HMRC Specialist Investigations units are only involved in the most serious and complex tax investigations worth over £500,000 in tax, interest and penalties, where serious fraud investigation is warranted or aggressive tax avoidance is suspected.
For this reason, HMRC’s Specialist Investigations is comprised of HMRC’s ‘elite’ investigators. So, if you receive a letter from specialist investigations, it is never good news.
What cases are Specialist Investigations units involved in?
Specialist Investigations is responsible for undertaking investigations across all taxes under two codes of practice:
- Code of Practice 8 – Where large amounts of tax are at stake but where serious fraud is not suspected;
- Code of Practice 9 – Where large amounts of tax are at stake and serious fraud is suspected.
Specialist Investigations units work in small teams and receive input from the inspector who carried out the initial HMRC investigation. They also work closely alongside agencies like the Crown Prosecution Service and the National Crime Agency.
Code of Practice 8 – Tax avoidance
Under Code of Practice 8 procedures, Specialist Investigations units investigate cases of suspected tax avoidance involving marketed schemes or business sectors where tax irregularities are common. These cases typically involve a complex or technical situation where the outcome may not be certain. These cases often involve an offshore element and can be passed on to the Revenue and Customs Protection Office (RCPO) for a criminal tax prosecution.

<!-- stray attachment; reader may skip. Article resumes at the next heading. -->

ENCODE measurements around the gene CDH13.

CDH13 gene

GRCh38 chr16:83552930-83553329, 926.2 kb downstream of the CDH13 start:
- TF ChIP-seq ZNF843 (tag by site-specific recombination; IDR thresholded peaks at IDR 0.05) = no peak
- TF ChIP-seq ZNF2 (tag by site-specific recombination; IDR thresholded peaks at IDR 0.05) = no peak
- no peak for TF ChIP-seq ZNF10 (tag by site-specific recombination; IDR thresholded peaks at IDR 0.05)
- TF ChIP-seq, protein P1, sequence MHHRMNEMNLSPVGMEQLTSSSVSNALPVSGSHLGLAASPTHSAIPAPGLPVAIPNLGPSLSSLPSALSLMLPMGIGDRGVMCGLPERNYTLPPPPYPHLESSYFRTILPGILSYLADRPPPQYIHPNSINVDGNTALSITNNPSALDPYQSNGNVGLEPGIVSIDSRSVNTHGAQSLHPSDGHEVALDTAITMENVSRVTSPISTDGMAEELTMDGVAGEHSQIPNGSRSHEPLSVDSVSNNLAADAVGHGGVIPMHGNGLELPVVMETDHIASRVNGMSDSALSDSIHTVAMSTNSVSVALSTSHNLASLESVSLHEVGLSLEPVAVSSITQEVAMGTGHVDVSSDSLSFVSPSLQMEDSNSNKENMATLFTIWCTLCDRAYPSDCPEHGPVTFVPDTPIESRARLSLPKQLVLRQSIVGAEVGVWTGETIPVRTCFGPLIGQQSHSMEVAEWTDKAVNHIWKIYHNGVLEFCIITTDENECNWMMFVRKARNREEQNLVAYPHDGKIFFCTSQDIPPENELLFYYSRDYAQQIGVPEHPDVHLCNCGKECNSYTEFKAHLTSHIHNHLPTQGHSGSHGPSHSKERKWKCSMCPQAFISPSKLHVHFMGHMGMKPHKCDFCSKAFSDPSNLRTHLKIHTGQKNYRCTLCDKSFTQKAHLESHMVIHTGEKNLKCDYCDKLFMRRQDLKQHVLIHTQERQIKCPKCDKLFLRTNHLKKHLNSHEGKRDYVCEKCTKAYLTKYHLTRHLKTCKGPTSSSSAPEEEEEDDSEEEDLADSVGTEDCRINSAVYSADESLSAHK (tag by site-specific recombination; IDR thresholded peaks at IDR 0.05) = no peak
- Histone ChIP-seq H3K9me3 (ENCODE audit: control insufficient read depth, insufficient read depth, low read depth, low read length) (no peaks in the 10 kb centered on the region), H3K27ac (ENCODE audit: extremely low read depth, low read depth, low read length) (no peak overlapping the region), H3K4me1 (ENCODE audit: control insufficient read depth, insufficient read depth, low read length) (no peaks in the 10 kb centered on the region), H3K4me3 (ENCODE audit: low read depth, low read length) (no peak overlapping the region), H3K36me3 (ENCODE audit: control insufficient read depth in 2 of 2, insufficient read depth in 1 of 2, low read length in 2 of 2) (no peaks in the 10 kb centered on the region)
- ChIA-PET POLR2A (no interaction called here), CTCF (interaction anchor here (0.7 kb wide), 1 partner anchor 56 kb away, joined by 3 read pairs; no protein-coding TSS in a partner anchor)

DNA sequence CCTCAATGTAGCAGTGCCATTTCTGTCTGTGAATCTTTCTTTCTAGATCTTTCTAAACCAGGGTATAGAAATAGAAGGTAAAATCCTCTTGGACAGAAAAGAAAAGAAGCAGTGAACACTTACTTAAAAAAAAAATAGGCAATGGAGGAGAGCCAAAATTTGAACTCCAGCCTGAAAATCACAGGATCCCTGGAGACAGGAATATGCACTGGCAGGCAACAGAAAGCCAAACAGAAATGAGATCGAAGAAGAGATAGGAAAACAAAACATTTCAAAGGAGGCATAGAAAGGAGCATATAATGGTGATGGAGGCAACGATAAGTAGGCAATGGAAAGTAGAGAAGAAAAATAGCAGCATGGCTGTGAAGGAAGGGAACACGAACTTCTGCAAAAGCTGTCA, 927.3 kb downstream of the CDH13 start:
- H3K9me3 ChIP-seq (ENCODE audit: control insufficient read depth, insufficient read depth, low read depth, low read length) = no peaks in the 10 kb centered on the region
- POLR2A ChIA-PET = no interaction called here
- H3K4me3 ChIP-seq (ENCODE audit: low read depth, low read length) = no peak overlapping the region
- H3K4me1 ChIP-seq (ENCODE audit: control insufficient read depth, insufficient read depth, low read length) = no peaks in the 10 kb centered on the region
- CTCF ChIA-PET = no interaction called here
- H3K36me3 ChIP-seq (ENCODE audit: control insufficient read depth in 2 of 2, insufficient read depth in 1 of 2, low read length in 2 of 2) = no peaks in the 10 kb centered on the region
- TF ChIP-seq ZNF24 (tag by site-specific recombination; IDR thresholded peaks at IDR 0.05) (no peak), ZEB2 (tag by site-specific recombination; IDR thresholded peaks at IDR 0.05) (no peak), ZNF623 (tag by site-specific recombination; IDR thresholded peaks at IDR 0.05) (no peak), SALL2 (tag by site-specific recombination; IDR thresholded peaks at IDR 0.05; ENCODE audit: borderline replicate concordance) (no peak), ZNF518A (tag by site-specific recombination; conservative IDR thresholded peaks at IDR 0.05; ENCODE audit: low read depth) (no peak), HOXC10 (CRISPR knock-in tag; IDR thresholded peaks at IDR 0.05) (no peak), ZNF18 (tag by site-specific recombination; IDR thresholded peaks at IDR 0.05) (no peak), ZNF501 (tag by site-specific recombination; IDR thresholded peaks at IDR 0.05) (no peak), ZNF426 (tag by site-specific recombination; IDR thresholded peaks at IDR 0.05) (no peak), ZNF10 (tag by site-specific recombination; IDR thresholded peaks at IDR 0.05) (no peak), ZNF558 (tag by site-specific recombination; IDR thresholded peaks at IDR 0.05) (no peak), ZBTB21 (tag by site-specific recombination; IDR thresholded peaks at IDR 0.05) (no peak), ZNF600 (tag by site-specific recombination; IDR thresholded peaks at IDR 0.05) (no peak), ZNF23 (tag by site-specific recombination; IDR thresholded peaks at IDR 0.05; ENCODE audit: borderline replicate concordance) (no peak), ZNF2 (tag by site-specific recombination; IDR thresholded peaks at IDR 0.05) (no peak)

Code of Practice 9 -Tax fraud
Cases of tax fraud are investigated under Code of Practice 9 procedures. Specialist Investigations is involved in cases where prosecution is not yet decided but remains a possibility. HMRC reserves the right to start a criminal investigation where it suspects you have failed to make a full disclosure of all irregularities. However, HMRC will not pursue a criminal investigation in exchange for a full disclosure of irregularities.
Contractual Disclosure Facility
As part of the Specialist Investigations process, you will be required to submit a comprehensive disclosure report covering up to 20 years. This will need to be accompanied by a completed statement of assets and a certificate of full disclosure. In your disclosure you must also include a completed certificate of all bank, building society and credit cards operated during a specified period.
The Specialist Investigations process is not a criminal investigation. However, making a materially false or misleading statement can result in a criminal prosecution. HMRC must seek non-confrontational solutions wherever possible, but, fail to cooperate with the Specialist Investigations unit and you could face litigation in the Tax Tribunal or higher courts. That should be seen as the absolute last resort.